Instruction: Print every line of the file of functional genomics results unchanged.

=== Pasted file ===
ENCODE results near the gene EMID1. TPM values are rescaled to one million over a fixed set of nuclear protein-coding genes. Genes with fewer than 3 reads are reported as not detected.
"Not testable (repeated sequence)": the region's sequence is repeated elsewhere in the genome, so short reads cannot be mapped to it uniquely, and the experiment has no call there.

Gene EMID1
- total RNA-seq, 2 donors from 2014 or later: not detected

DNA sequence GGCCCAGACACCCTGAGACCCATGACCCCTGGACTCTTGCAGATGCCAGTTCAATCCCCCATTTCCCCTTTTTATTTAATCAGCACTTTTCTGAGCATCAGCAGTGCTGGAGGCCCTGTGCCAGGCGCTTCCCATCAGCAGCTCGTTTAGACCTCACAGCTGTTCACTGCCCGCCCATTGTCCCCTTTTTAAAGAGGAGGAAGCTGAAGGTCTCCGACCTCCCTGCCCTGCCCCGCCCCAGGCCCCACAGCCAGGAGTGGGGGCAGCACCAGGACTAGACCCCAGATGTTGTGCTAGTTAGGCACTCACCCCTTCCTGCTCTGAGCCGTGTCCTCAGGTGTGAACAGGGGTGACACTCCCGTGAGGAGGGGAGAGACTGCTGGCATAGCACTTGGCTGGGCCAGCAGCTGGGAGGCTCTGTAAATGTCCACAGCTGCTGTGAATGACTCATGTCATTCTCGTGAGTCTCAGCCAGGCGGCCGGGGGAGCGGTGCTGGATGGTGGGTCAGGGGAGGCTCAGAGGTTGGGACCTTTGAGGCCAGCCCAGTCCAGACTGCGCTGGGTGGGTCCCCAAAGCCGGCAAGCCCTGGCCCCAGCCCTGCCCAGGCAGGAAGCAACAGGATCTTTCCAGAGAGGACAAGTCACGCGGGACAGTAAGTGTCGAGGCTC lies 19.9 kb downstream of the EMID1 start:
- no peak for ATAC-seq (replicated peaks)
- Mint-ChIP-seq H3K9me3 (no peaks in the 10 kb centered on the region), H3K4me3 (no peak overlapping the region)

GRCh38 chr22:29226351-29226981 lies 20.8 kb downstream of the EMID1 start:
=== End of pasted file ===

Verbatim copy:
ENCODE results near the gene EMID1. TPM values are rescaled to one million over a fixed set of nuclear protein-coding genes. Genes with fewer than 3 reads are reported as not detected.
"Not testable (repeated sequence)": the region's sequence is repeated elsewhere in the genome, so short reads cannot be mapped to it uniquely, and the experiment has no call there.

Gene EMID1
- total RNA-seq, 2 donors from 2014 or later: not detected

DNA sequence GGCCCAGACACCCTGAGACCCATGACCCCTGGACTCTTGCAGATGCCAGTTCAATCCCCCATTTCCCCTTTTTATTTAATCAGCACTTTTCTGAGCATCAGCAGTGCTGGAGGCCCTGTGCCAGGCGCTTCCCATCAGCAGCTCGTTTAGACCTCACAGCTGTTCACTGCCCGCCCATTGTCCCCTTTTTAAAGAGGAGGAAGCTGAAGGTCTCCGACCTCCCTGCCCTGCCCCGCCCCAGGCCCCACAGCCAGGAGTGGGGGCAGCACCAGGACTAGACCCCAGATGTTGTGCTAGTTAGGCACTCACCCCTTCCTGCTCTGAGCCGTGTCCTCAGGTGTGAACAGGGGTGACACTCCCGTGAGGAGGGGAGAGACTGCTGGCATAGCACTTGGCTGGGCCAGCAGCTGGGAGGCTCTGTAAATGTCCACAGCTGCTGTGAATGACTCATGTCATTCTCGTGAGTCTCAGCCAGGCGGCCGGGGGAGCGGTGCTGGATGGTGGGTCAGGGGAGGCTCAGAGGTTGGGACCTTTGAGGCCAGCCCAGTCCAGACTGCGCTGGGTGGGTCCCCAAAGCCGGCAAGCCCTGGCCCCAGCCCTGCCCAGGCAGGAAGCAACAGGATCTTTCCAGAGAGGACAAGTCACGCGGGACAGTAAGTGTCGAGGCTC lies 19.9 kb downstream of the EMID1 start:
- no peak for ATAC-seq (replicated peaks)
- Mint-ChIP-seq H3K9me3 (no peaks in the 10 kb centered on the region), H3K4me3 (no peak overlapping the region)

GRCh38 chr22:29226351-29226981 lies 20.8 kb downstream of the EMID1 start: